VIDEO3:4003:40Tsipras: No-deal Brexit damage 'will be huge and it will be for all of us'Squawk Box EuropeFormer Greek Prime Minister Alexis Tsipras warned on the contagion effects of a no-deal Brexit, saying that stronger economies in the EU were at a greater risk due to their close relationship with the U.K. Speaking to CNBC's Steve Sedgwick at the Ambrosetti Forum in Cernobbio, Italy, he said that a British exit without a formal deal should be avoided at all costs. "I think the damage will be huge and it will be for all of us. Of course for the U.K. and the U.K. citizens first of all, but not only for them," he said Saturday. "I think the huge damage will be if there is a no-deal Brexit for all the European member states and especially for the strong states, their economies are very connected with the U.K. economy." His words come after a pivotal week in British politics that has seen the ruling Conservative Party lose its majority in the House of Commons and new Prime..
Federal Reserve Chairman Jerome Powell said Friday that the trade war between China and the U.S. is weighing down companies' investment decisions. "I think it is the case that uncertainty around trade policy is causing some companies to hold back now on investment," Powell said in Switzerland. "We've been hearing quite a bit about uncertainty. So for businesses, to particularly make longer-term investments in plants or equipment or software, they want some certainty that the demand will be there." China and the U.S. have been engaged in a trade war that has rattled financial markets since last year. In August, an escalation between the two countries led U.S. equities to their biggest one-month loss since May. Tensions between China and the U.S. thawed slightly this week after Chinese trade officials said they would fly to Washington next month to continue negotiations. However, expectations of the two sides reaching a deal are low. The uncertainty around trade has contributed..
European markets closed slightly higher Friday, as investors monitored ongoing Brexit uncertainty and developments in the U.S.-China trade war. European Markets: FTSE, GDAXI, FCHI, IBEXThe pan-European Stoxx 600 closed up by around 0.25%, with most sectors and major bourses in positive territory. Looking at individual stocks, Britain's G4S surged toward the top of the European benchmark. It comes after Sky News reported Brink's — a U.S.-based cash handling giant — was plotting a bid to acquire its cash solution business. Shares of the world's largest security company jumped more than 6% on the news. Meanwhile, Norwegian telecoms firm Telenor tumbled toward the bottom of the index. Shares of the company fell nearly 4% after talks with Malaysia's Axiata about a potential joint venture ended without a deal. On the data front, the EU statistics agency Eurostat said Friday that euro zone growth halved in the second quarter of 2019. The reading, which confirmed earlier a..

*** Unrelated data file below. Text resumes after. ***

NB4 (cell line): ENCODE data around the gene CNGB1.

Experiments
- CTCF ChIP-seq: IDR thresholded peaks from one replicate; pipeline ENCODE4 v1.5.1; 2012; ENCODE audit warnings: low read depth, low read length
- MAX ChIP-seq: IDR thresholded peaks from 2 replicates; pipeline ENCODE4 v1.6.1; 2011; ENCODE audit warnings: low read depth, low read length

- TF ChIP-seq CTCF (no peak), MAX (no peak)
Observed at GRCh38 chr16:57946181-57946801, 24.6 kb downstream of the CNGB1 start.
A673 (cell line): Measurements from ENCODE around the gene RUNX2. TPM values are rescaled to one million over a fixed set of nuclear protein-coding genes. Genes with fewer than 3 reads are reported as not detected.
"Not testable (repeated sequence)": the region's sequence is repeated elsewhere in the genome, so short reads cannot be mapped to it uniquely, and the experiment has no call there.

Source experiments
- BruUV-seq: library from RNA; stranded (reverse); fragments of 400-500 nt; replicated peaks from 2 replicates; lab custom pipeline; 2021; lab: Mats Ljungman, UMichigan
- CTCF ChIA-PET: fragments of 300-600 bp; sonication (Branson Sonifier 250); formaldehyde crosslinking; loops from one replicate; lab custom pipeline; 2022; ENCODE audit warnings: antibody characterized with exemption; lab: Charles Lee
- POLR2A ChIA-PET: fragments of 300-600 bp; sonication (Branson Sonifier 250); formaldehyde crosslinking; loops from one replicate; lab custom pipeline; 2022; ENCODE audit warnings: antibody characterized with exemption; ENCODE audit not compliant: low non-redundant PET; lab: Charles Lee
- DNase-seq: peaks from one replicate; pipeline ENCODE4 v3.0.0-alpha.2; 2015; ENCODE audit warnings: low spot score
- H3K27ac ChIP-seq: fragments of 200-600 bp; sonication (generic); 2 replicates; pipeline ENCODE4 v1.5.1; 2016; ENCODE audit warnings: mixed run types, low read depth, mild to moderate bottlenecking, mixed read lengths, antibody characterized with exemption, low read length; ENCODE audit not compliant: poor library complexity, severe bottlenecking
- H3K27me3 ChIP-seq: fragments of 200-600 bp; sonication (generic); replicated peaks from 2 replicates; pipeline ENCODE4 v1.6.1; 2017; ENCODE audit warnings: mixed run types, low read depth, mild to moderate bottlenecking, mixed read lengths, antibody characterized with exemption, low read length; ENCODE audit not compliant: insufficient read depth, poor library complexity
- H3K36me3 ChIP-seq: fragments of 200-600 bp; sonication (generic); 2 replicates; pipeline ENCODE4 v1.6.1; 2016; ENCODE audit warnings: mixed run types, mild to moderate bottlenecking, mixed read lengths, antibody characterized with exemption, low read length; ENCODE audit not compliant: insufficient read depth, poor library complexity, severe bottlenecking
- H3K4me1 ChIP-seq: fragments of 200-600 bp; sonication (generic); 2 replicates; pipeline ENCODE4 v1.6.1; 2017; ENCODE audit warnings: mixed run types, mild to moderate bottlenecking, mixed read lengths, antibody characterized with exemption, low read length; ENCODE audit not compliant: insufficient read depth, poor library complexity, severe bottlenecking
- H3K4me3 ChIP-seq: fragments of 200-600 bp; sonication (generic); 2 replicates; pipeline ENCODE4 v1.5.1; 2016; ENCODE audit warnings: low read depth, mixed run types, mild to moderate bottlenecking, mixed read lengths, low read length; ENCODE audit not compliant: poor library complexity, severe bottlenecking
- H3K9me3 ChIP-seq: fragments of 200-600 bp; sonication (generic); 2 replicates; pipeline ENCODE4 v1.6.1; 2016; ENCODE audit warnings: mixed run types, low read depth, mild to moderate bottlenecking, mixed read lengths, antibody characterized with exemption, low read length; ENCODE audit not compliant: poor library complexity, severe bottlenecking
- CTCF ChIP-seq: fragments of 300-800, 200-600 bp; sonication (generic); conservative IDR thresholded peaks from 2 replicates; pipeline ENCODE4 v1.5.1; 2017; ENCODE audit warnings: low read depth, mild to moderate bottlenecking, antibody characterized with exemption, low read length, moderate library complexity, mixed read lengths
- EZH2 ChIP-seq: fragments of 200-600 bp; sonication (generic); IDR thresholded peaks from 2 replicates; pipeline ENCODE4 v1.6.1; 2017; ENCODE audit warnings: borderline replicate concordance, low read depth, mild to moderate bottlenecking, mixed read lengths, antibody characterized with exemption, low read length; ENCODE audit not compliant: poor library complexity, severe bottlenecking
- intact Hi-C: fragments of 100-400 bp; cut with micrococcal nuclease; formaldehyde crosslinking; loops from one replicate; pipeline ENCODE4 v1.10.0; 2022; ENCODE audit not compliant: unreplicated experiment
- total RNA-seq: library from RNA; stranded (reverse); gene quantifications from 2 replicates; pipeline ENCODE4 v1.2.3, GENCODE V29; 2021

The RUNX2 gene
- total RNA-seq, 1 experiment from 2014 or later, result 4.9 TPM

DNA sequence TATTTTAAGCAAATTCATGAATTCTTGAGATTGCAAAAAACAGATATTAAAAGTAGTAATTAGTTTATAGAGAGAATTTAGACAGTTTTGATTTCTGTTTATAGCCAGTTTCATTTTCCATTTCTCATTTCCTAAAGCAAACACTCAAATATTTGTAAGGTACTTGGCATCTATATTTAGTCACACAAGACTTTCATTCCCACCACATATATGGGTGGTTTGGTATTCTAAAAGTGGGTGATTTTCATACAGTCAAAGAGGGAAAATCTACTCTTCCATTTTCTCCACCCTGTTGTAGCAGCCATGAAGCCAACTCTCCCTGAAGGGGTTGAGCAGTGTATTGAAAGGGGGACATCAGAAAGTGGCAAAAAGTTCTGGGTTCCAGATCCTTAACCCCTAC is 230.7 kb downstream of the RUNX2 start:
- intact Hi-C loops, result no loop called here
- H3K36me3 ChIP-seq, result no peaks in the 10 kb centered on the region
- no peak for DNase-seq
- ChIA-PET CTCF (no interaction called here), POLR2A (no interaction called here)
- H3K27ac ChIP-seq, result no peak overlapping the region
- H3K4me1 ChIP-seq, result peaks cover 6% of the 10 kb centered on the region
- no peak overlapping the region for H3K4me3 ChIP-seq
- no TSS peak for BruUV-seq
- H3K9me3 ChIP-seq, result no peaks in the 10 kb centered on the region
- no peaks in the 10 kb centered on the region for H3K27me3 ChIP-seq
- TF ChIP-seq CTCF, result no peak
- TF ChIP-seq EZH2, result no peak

China's President Xi Jinping and U.S. President Donald Trump attend a welcome ceremony at the Great Hall of the People in Beijing on Nov. 9, 2017.Nicolas Asfouri | AFP | Getty ImagesThe world's two largest economies are "already in the early stages" of a second Cold War, according to Niall Ferguson, a senior fellow at the Hoover Institution at Stanford University. Speaking to CNBC's Steve Sedgwick at the Ambrosetti Forum in Italy on Friday, Ferguson said President Donald Trump was now in a position where he would be unable to prevent lasting damage to U.S.-China relations by de-escalating their protracted trade dispute. That's because the long-running trade conflict between Washington and Beijing was "not just about trade," Ferguson said. VIDEO3:1103:11US and China in the early stages of a second Cold War, academic saysSquawk Box EuropeInstead, it had become a multi-faceted dispute, concerning technological and geopolitical issues. "The good news is I don't thi..
British Prime Minister Boris Johnson welcomes Israeli Prime Minister Benjamin Netanyahu (not pictured) outside 10 Downing Street ahead of bilateral talks on 05 September 2019 in London, England.WIktor Szymanowicz | NurPhoto | Getty ImagesBritish Prime Minister Boris Johnson has lost his game of Brexit "chicken" with U.K. opposition parties and the European Union, according to Niall Ferguson, a senior fellow at the Hoover Institution at Stanford University. His comments come at a time of heightened political uncertainty in the U.K., with the new prime minister under immense pressure to deliver Brexit with 55 days to go before the country is scheduled to leave the European Union. When asked whether Boris Johnson and Dominic Cummings, the adviser behind the prime minister's high-stakes Brexit strategy, had overplayed their hand, Ferguson replied: "I think that they played a game of 'chicken,' not only with the Europeans but with their opponents in parliament and they lost."..
Huawei said the Kirin 990 processor will power its upcoming flagship smartphone called the Mate 30.